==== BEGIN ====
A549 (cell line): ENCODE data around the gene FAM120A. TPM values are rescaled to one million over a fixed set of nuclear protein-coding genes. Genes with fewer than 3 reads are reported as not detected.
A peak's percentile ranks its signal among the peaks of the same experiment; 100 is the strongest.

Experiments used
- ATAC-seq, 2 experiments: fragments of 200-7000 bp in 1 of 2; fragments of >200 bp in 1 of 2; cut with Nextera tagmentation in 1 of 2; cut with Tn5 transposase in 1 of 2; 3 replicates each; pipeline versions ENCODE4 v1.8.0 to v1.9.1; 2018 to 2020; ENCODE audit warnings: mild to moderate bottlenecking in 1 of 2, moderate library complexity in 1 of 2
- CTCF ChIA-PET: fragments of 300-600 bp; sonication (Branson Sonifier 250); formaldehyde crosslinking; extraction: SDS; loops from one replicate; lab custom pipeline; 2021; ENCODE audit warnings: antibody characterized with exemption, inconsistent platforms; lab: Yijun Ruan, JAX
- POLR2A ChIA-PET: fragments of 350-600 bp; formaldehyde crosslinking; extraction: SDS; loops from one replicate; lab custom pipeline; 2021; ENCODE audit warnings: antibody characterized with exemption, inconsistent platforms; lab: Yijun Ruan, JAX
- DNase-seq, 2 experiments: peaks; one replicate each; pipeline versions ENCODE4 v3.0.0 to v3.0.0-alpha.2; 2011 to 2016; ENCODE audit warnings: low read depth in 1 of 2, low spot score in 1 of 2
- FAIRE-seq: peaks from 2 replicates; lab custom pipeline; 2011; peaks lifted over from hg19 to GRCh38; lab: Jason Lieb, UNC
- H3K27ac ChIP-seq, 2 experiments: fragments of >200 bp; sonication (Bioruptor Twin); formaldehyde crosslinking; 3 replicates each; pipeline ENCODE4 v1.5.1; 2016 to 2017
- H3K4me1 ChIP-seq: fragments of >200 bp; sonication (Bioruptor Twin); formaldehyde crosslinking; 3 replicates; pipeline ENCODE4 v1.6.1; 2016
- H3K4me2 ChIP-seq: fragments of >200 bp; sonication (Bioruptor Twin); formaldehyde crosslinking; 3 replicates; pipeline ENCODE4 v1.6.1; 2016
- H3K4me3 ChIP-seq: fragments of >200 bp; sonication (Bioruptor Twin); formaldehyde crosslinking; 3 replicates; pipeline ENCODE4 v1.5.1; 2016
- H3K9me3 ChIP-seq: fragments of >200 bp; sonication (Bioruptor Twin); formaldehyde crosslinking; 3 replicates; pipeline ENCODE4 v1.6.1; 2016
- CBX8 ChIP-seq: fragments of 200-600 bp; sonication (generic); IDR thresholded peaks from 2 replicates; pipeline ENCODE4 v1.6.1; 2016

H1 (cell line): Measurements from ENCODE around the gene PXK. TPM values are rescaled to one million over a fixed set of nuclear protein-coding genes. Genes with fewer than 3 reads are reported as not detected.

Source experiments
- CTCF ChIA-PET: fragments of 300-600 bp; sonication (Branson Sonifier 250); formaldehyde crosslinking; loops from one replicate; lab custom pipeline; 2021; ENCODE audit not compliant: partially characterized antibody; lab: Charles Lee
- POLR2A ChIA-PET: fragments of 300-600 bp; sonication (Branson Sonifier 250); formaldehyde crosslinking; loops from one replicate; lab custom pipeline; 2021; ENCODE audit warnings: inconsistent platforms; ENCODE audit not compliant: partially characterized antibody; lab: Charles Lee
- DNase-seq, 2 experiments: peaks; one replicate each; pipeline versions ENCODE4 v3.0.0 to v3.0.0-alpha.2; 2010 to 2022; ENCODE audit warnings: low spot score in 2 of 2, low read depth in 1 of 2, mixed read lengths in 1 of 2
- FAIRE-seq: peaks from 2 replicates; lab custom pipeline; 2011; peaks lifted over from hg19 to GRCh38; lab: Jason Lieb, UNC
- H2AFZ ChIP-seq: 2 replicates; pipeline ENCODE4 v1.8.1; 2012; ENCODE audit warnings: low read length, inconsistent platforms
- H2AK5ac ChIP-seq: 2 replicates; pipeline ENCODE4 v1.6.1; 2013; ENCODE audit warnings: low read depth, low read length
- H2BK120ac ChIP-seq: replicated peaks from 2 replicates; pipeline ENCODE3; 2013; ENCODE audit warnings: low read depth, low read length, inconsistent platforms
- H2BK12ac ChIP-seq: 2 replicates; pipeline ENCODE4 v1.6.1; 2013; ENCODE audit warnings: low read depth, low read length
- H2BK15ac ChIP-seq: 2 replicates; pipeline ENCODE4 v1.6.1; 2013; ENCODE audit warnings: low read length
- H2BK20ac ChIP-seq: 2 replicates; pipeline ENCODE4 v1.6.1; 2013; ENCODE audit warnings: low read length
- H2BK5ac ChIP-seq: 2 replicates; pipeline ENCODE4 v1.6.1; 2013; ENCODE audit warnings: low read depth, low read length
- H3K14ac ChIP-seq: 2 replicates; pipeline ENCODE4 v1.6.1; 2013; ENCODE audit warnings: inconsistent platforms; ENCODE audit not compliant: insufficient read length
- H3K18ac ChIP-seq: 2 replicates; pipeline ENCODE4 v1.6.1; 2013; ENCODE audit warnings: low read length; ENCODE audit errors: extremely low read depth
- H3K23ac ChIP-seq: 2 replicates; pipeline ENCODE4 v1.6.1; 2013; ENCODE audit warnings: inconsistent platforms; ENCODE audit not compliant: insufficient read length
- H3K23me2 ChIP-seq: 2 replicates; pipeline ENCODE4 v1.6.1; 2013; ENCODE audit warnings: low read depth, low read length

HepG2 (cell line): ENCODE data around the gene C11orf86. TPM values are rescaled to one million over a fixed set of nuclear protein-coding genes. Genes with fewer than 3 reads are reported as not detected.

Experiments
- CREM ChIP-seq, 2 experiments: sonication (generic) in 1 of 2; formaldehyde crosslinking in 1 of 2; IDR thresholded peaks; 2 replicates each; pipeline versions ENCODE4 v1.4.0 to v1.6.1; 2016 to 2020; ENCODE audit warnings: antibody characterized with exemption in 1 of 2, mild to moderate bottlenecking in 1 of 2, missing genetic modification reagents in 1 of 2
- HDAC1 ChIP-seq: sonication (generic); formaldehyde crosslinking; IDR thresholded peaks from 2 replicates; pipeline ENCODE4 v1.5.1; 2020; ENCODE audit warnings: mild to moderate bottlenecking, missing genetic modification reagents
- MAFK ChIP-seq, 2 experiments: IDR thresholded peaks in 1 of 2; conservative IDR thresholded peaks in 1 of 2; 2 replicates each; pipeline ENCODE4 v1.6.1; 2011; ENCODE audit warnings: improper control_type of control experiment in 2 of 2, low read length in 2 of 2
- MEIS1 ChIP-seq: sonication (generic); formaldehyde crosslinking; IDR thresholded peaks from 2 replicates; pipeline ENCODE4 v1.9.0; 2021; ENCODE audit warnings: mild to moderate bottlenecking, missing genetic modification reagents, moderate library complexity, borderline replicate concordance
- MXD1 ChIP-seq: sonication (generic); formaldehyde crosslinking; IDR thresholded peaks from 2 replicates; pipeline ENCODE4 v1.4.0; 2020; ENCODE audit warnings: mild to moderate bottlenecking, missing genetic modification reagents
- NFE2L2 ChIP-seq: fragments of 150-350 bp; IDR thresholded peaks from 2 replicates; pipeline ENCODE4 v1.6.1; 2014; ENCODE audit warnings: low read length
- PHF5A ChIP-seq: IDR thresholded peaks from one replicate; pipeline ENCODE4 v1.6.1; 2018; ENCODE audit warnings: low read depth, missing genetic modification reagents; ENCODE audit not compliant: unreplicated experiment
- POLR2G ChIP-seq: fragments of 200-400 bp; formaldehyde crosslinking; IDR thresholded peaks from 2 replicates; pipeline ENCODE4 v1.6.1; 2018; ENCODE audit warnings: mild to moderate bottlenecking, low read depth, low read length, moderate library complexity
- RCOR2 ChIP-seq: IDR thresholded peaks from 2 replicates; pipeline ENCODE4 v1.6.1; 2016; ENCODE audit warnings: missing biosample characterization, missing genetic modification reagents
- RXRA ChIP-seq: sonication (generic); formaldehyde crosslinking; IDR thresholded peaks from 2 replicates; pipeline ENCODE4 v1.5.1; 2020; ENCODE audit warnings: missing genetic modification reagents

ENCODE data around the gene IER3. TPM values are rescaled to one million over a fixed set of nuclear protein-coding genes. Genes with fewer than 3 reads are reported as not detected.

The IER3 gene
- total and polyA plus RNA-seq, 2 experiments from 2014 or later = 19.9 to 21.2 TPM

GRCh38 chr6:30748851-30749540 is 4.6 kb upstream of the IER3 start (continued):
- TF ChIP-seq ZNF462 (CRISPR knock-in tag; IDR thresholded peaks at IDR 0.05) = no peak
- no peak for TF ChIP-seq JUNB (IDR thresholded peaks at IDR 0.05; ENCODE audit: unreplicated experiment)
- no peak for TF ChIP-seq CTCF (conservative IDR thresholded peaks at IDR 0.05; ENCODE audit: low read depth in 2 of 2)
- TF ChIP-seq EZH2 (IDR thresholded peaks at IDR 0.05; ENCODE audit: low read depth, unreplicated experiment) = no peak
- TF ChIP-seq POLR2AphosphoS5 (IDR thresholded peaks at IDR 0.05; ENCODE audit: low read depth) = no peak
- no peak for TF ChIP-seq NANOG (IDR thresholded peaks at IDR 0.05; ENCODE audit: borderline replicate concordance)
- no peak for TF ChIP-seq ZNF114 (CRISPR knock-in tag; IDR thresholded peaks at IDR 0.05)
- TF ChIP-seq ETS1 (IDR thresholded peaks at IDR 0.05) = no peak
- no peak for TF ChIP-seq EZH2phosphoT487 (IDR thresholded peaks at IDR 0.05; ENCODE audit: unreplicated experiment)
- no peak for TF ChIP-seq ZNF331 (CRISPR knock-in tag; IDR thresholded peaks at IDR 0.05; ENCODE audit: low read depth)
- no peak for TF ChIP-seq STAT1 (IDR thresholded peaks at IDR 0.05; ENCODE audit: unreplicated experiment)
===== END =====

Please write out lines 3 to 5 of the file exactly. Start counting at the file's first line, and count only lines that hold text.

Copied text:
Experiments used
- ATAC-seq, 2 experiments: fragments of 200-7000 bp in 1 of 2; fragments of >200 bp in 1 of 2; cut with Nextera tagmentation in 1 of 2; cut with Tn5 transposase in 1 of 2; 3 replicates each; pipeline versions ENCODE4 v1.8.0 to v1.9.1; 2018 to 2020; ENCODE audit warnings: mild to moderate bottlenecking in 1 of 2, moderate library complexity in 1 of 2
- CTCF ChIA-PET: fragments of 300-600 bp; sonication (Branson Sonifier 250); formaldehyde crosslinking; extraction: SDS; loops from one replicate; lab custom pipeline; 2021; ENCODE audit warnings: antibody characterized with exemption, inconsistent platforms; lab: Yijun Ruan, JAX